Common Retirement Mistakes Made by Federal Employees. Sponsored By: Aaron Steele

If you and/or your spouse are an employee of the federal government, you have access to a wide array of benefits – including a retirement savings plan, life insurance protection, and health insurance coverage.

But even though these benefits can equate to financial security – both now and in the future – they can also be somewhat confusing. So, it is important that you have a good understanding of what you have access to, and that you maximize all of your coverage options.

 

Understanding Your Federal Employee Insurance and Retirement Benefits

Among your government benefits are programs that can directly affect your – and possibly even your spouse and other loved ones’ – financial future. These include the Federal Employees Retirement System (FERS) and/or the Civil Service Retirement Service (CSRS).

 

Federal Employees Retirement System(FERS)

Congress created the Federal Employees Retirement System in 1986 and it became effective on January 1, 1987. Since that time, new Federal civilian employees who have retirement coverage are covered by FERS.

FERS provides retirement benefits from three different sources. These include:

These three components of FERS can all work together in order to provide you with a strong financial foundation for your retirement years. 

Both the Basic Benefit plan and Social Security will require that you pay into the system each payday. Agencies withhold the cost of these plans as payroll deductions, plus your agency pays its share, too. After you retire, you are entitled to a monthly annuity income for life. 

If you leave Federal service before you reach your full retirement age and you have a minimum of five years of FERS service, you can elect to take a deferred retirement. Two of the three parts of FERS – Social Security and the TSP – can remain with you if you leave your federal government job before you retire.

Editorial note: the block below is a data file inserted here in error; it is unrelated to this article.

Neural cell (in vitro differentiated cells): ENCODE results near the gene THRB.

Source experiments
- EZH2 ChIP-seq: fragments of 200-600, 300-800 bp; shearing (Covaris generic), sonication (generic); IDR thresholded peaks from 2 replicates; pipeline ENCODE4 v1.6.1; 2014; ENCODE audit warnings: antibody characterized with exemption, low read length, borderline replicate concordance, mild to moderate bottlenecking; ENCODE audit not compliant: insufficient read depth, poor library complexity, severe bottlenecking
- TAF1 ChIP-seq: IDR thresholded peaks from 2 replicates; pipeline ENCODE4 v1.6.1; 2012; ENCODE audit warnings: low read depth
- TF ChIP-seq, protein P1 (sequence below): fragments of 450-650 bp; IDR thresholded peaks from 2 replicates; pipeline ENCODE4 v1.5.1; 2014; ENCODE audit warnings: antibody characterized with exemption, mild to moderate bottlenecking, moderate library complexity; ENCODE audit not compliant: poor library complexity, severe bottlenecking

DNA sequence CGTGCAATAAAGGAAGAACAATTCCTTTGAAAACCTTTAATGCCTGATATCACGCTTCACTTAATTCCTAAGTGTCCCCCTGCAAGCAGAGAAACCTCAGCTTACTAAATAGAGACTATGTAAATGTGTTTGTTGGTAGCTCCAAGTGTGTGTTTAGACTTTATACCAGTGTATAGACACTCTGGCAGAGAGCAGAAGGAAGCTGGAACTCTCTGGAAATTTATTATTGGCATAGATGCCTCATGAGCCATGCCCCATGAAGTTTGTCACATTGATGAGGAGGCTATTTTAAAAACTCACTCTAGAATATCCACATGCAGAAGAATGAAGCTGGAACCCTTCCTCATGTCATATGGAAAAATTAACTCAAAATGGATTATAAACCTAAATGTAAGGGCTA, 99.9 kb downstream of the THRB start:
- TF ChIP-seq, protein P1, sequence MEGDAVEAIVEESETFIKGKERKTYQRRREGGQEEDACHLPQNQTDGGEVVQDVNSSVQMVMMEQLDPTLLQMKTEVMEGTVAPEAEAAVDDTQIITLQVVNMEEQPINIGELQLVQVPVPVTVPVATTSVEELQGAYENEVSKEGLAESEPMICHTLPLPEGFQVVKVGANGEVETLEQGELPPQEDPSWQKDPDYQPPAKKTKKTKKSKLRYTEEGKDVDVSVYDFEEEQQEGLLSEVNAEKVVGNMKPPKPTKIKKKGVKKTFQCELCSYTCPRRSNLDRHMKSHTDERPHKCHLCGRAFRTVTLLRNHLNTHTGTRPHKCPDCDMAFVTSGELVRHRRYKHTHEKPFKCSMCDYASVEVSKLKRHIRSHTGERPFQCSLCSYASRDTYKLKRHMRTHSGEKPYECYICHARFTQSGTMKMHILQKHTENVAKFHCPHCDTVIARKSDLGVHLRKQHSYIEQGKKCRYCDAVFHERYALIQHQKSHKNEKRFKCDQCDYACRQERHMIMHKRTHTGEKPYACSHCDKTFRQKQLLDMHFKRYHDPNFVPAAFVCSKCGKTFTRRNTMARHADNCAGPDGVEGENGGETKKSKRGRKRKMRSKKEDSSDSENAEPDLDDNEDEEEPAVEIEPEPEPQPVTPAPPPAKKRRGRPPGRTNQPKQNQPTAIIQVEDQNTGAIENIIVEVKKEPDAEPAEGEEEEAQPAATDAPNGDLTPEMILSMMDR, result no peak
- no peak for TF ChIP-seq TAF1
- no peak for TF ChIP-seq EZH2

In other words, while FERS is offered through your government employer, many of the features of this plan are “portable,” meaning that even if you leave federal employment, you may still be able to qualify for these benefits. 

Employees who are enrolled in FERS and who were first hired before 2013 contribute 0.8 percent of their pay to the CSRDF. Employees who were enrolled in FERS and who were first hired in 2013 or later contribute 3.1 percent of pay to the CSRDF. Also, all employees who are enrolled in FERS contribute 6.2 percent of wages – up to the Social Security taxable wage base – to the Social Security Trust Fund. 

The Minimum Retirement Age, or MRA, for FERS participants who were born before 1948 is age 55. The MRA for employees who were born between 1953 and 1964, is 56. The MRA increases to the age of 57 for those who were born in 1970 or later. 

FERS allows retirement with an unreduced pension at the age of 60 for employees who have 20 or more years of service, and at the age of 62 for employees with at least five years of service. 

 

When FERS Participants Can Retire

When you were born:

Your MRA is:

Before 1948

55

Between 1953 and 1964

56

In 1970 or Later

57

Source: OPM.gov

 

Civil Service Retirement Service (CSRS)

The Civil Service Retirement Act became effective on August 1, 1920. Through this act, a retirement system for certain federal employees was established – the Civil Service Retirement System, or CSRS. This plan was later replaced by the Federal Employees Retirement System, or FERS, for federal employees who initially entered into their covered service either on or after January 1, 1987. 

When FERS was first created, all federal workers at that time had the option to convert from CSRS to FERS. Now, all federal employees are automatically enrolled in FERS and they do not have the option to choose CSRS. Therefore, CSRS is only available to federal workers who were in the plan before 1987, and who choose to remain with CSRS in lieu of switching over to FERS. 

The Civil Service Retirement System, or CSRS, is a defined benefit, contributory system. This means that the amount of retirement benefit you receive is a set, known amount, and also that employees share in the expense of the retirement annuities to which they will become entitled. 

Those who are participants in this classic pension plan contribute a percentage of their pay, and when they retire, they can receive an annuity that may help to maintain a certain standard of living throughout their retirement years.